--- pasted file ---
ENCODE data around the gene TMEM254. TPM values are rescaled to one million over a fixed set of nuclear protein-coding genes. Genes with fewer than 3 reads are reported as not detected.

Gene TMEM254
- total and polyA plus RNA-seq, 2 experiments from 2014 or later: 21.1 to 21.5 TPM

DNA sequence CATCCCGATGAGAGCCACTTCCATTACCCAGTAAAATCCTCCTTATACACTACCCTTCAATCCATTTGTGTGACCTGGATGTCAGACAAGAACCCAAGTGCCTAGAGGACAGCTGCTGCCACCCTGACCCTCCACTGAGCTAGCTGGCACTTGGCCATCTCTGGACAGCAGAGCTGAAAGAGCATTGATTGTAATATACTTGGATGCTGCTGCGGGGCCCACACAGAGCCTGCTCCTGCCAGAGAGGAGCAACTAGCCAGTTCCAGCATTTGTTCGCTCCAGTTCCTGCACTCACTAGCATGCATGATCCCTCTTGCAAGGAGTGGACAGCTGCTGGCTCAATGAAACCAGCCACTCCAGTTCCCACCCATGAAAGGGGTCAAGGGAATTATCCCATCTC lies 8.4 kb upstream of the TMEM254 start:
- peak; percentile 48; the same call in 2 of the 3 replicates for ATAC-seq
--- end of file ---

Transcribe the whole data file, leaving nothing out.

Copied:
ENCODE data around the gene TMEM254. TPM values are rescaled to one million over a fixed set of nuclear protein-coding genes. Genes with fewer than 3 reads are reported as not detected.

Gene TMEM254
- total and polyA plus RNA-seq, 2 experiments from 2014 or later: 21.1 to 21.5 TPM

DNA sequence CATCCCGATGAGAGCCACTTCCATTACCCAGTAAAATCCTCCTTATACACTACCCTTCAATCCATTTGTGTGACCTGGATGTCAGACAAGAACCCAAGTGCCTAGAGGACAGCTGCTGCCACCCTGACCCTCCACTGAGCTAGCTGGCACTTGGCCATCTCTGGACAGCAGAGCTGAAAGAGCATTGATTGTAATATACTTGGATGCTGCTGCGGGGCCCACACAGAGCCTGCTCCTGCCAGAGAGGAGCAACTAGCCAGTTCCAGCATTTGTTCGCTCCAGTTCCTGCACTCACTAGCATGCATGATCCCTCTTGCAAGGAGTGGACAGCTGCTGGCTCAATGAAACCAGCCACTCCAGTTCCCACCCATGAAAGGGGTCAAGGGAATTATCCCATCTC lies 8.4 kb upstream of the TMEM254 start:
- peak; percentile 48; the same call in 2 of the 3 replicates for ATAC-seq